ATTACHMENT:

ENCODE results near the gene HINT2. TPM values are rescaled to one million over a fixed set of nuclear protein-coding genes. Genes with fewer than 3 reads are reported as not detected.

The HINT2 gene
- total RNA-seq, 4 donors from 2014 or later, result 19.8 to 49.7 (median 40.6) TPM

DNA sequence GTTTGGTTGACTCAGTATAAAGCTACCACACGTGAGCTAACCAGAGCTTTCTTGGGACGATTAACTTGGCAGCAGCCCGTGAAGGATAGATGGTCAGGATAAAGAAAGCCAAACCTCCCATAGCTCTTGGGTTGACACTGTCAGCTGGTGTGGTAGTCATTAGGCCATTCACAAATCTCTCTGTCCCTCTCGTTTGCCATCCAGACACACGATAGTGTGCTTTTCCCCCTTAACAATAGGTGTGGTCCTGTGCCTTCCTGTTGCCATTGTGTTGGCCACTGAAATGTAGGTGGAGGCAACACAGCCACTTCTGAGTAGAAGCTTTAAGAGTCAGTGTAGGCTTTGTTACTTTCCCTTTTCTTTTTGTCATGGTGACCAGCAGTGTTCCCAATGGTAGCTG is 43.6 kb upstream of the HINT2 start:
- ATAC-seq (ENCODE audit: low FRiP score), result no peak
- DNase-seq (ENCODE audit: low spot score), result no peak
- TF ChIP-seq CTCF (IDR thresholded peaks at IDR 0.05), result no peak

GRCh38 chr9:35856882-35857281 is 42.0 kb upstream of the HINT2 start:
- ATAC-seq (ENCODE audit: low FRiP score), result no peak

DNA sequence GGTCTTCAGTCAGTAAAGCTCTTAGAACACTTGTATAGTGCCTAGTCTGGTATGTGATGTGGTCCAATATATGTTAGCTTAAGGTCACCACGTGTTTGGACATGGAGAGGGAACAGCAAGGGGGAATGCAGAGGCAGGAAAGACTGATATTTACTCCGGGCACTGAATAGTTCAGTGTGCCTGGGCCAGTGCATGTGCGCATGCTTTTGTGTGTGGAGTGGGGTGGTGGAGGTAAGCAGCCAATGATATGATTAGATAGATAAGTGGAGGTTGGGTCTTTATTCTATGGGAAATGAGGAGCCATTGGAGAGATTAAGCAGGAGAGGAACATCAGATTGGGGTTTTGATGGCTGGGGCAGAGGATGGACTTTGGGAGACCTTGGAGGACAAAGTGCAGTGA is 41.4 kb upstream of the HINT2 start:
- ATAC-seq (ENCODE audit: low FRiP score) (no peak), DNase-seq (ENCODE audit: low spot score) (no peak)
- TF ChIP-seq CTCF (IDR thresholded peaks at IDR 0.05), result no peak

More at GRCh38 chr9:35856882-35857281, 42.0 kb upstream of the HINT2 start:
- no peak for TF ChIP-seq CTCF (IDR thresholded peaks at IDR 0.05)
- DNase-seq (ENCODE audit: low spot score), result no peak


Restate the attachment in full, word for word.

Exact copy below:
ENCODE results near the gene HINT2. TPM values are rescaled to one million over a fixed set of nuclear protein-coding genes. Genes with fewer than 3 reads are reported as not detected.

The HINT2 gene
- total RNA-seq, 4 donors from 2014 or later, result 19.8 to 49.7 (median 40.6) TPM

DNA sequence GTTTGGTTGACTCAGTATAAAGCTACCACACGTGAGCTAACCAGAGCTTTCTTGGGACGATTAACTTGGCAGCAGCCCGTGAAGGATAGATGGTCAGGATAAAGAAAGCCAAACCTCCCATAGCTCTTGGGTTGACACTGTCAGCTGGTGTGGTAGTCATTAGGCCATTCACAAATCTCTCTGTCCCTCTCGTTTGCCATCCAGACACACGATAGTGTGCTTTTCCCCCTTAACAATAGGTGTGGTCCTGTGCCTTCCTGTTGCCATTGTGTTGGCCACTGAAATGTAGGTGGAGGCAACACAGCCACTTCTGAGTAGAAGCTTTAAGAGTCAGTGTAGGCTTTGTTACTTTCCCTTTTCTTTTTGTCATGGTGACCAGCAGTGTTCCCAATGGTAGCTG is 43.6 kb upstream of the HINT2 start:
- ATAC-seq (ENCODE audit: low FRiP score), result no peak
- DNase-seq (ENCODE audit: low spot score), result no peak
- TF ChIP-seq CTCF (IDR thresholded peaks at IDR 0.05), result no peak

GRCh38 chr9:35856882-35857281 is 42.0 kb upstream of the HINT2 start:
- ATAC-seq (ENCODE audit: low FRiP score), result no peak

DNA sequence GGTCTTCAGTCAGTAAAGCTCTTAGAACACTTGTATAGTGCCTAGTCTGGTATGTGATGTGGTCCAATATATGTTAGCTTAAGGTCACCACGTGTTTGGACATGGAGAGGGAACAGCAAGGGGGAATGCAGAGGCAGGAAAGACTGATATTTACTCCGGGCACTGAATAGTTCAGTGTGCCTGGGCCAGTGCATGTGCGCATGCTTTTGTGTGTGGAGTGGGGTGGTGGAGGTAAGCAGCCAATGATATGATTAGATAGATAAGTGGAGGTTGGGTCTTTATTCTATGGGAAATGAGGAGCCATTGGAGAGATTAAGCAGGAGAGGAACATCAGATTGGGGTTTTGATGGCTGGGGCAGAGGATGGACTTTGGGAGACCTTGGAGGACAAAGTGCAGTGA is 41.4 kb upstream of the HINT2 start:
- ATAC-seq (ENCODE audit: low FRiP score) (no peak), DNase-seq (ENCODE audit: low spot score) (no peak)
- TF ChIP-seq CTCF (IDR thresholded peaks at IDR 0.05), result no peak

More at GRCh38 chr9:35856882-35857281, 42.0 kb upstream of the HINT2 start:
- no peak for TF ChIP-seq CTCF (IDR thresholded peaks at IDR 0.05)
- DNase-seq (ENCODE audit: low spot score), result no peak